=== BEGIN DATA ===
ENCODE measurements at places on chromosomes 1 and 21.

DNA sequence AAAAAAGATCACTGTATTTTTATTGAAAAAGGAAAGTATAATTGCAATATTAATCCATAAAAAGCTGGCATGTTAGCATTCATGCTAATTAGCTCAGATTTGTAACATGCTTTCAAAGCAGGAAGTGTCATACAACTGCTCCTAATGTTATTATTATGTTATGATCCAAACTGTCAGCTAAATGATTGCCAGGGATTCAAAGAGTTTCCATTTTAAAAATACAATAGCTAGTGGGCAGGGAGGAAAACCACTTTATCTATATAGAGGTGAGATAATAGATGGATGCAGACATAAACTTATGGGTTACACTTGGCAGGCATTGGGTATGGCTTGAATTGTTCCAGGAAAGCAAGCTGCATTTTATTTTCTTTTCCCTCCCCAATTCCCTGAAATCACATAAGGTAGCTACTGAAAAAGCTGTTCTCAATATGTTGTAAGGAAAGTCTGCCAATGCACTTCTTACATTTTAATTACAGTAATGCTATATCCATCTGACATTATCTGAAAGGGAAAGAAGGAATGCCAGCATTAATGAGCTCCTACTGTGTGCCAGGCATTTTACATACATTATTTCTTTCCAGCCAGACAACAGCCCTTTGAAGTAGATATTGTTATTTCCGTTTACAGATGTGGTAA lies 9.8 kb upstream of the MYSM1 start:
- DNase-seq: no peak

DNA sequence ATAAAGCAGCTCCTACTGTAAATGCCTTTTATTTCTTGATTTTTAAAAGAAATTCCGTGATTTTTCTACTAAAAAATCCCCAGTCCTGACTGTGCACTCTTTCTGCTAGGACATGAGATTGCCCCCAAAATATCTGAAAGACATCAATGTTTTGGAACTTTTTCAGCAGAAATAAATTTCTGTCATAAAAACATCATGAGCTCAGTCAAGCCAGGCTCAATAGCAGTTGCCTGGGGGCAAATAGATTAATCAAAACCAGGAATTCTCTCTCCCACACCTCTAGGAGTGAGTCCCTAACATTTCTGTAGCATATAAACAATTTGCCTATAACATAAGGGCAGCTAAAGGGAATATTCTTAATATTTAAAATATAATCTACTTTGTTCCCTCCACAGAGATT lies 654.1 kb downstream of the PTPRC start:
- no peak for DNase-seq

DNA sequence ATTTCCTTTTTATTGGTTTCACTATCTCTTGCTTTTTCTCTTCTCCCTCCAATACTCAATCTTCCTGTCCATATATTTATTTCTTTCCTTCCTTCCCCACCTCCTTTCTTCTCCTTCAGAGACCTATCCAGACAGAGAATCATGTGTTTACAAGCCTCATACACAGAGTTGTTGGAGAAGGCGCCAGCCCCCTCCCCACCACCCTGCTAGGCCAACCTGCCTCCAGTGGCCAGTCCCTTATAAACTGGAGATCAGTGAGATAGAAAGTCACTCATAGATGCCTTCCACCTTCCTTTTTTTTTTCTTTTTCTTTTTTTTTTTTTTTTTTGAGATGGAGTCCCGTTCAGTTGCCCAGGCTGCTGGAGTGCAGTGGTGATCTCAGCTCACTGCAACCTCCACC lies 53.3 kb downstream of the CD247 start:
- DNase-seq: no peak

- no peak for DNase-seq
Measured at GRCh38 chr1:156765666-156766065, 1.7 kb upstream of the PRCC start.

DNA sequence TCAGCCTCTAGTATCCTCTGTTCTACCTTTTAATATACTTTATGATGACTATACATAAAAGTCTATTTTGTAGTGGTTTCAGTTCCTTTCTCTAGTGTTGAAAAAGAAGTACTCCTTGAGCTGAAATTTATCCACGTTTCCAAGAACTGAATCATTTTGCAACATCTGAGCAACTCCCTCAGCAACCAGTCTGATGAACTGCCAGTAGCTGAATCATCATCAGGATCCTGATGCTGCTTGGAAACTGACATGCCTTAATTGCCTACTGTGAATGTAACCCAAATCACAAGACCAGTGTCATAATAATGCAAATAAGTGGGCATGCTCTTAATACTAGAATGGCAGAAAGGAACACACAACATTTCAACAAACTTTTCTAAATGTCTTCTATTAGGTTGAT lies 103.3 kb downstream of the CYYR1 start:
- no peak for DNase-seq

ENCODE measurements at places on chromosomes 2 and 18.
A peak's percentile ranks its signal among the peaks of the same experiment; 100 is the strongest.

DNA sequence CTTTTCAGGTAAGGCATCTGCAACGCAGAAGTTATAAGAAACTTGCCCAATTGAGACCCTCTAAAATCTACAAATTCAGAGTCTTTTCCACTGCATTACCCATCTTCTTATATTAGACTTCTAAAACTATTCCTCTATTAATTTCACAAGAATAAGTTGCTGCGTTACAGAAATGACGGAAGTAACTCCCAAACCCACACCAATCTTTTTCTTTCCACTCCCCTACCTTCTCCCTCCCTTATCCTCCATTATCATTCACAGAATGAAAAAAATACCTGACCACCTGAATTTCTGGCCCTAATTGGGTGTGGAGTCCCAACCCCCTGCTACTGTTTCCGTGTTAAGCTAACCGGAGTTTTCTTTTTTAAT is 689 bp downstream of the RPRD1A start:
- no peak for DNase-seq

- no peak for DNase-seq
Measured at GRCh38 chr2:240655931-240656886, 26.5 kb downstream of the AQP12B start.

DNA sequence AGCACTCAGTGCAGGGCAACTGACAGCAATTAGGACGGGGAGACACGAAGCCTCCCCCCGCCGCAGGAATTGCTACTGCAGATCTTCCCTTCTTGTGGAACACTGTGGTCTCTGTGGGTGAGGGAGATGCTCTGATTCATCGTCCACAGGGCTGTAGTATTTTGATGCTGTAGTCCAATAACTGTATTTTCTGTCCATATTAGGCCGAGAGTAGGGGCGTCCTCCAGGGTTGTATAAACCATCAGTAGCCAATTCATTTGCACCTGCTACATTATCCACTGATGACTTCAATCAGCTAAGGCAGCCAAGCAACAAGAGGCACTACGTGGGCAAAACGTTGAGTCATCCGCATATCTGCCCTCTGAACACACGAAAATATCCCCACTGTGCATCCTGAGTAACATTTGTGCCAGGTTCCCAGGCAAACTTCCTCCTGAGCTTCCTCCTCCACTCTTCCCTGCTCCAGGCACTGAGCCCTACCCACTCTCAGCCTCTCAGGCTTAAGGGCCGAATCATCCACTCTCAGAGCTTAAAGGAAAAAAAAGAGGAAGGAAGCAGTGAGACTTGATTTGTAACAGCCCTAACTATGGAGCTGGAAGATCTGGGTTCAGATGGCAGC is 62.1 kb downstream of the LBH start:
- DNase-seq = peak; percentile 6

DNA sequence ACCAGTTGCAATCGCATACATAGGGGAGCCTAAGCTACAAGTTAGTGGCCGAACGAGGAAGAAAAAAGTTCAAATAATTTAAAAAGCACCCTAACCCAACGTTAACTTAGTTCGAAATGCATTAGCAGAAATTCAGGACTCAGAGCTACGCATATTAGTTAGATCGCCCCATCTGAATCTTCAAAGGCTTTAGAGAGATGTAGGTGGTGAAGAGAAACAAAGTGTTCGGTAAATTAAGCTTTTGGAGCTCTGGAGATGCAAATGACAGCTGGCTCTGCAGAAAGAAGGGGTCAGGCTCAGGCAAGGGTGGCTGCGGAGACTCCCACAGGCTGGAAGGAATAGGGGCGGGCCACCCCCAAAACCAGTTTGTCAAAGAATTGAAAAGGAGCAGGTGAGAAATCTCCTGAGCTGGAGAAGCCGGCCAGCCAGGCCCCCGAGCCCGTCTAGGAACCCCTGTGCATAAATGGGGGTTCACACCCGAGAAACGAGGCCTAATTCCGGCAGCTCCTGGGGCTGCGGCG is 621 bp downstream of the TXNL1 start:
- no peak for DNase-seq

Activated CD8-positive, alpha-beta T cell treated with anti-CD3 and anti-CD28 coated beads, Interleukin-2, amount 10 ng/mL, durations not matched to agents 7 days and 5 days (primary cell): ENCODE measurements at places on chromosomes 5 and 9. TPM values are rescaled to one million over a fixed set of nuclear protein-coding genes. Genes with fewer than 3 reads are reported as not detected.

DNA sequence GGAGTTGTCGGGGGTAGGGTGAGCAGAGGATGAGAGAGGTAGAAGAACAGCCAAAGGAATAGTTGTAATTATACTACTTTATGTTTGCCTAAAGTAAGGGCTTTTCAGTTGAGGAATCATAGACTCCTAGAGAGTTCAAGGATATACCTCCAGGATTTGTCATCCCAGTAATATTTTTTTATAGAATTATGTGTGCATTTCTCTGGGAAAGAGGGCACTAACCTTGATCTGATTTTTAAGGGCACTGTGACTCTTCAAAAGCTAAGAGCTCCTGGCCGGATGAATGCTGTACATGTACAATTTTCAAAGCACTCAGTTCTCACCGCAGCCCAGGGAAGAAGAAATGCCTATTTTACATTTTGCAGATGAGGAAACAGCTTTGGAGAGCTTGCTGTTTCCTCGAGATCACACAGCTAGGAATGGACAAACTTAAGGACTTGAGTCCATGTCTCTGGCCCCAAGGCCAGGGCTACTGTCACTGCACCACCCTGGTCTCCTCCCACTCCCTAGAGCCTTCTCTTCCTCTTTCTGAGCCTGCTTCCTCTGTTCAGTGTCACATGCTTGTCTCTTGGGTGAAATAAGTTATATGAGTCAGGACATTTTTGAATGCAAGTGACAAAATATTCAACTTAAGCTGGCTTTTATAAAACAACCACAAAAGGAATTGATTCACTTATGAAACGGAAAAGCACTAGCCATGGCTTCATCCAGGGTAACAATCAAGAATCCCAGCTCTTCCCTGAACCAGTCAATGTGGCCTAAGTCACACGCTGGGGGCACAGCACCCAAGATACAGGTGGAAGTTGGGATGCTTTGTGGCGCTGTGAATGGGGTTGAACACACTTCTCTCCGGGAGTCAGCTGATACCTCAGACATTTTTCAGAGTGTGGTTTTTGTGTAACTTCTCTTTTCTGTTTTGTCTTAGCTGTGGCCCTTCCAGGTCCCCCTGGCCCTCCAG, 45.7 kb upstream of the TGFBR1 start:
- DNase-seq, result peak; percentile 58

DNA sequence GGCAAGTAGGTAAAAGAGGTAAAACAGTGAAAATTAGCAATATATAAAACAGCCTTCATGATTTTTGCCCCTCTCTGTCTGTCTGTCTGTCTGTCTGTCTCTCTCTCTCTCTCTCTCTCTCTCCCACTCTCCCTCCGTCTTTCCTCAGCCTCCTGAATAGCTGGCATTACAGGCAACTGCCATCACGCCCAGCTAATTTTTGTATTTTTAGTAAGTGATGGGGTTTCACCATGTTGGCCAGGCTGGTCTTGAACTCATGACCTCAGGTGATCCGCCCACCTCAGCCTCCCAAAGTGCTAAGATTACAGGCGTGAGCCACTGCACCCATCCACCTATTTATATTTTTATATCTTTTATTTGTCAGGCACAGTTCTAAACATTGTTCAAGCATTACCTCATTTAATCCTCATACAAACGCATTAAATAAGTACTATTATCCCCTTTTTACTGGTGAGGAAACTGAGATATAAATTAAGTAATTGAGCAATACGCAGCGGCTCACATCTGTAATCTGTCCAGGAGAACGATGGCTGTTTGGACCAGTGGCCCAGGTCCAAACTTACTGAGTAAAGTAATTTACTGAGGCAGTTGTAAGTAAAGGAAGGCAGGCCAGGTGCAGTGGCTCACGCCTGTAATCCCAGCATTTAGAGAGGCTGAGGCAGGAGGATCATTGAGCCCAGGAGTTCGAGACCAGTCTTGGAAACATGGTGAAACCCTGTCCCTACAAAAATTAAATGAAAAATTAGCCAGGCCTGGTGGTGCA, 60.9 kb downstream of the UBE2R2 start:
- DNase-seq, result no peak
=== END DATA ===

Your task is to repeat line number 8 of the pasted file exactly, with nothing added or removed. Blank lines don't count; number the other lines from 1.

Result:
- no peak for DNase-seq